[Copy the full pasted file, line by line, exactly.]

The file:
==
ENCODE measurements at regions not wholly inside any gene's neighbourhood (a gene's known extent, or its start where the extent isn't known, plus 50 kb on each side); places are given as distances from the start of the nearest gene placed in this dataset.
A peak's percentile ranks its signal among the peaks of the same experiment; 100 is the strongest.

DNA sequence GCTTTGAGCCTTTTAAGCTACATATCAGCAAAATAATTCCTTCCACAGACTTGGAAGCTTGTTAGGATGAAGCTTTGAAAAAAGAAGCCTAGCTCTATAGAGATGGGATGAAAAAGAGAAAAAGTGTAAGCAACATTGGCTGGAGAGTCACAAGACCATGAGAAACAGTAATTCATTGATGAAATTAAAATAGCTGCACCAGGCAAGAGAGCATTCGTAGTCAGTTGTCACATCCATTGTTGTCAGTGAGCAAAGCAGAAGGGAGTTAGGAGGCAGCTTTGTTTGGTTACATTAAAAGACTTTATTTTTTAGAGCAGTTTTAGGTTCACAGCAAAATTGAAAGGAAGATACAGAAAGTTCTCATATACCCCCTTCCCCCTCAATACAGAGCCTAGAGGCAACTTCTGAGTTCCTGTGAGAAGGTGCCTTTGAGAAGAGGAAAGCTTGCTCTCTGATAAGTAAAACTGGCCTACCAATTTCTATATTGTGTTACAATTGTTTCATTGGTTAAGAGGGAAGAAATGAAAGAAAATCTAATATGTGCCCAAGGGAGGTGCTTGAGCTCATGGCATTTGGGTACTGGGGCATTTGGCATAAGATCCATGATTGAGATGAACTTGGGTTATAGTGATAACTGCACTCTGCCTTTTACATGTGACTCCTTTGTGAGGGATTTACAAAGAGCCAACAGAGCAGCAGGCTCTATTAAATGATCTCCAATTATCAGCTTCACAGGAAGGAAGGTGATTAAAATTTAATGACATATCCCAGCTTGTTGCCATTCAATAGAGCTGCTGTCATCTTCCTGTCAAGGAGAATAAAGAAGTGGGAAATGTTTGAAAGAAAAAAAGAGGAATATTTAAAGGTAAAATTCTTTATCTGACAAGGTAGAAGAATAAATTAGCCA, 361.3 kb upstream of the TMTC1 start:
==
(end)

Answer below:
ENCODE measurements at regions not wholly inside any gene's neighbourhood (a gene's known extent, or its start where the extent isn't known, plus 50 kb on each side); places are given as distances from the start of the nearest gene placed in this dataset.
A peak's percentile ranks its signal among the peaks of the same experiment; 100 is the strongest.

DNA sequence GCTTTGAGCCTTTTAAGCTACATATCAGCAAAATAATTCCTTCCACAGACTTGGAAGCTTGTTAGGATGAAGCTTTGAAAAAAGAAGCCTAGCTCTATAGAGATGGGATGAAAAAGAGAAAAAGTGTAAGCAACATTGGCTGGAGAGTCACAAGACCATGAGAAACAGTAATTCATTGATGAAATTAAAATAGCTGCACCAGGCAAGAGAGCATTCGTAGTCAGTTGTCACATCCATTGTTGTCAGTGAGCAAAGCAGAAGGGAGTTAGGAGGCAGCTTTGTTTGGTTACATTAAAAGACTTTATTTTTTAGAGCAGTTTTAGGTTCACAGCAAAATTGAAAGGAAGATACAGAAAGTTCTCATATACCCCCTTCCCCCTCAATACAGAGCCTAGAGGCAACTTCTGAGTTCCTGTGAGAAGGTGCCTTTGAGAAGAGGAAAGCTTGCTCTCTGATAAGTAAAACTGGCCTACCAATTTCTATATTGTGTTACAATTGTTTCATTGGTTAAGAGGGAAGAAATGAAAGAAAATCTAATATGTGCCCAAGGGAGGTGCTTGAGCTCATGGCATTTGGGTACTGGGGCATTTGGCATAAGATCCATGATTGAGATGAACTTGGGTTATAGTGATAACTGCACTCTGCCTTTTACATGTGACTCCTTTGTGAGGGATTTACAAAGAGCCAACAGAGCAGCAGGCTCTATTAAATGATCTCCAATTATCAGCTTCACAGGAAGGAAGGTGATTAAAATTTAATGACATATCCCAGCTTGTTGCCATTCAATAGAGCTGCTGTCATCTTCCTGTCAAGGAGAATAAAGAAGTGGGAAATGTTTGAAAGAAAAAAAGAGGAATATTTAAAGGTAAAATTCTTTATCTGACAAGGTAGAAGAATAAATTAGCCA, 361.3 kb upstream of the TMTC1 start: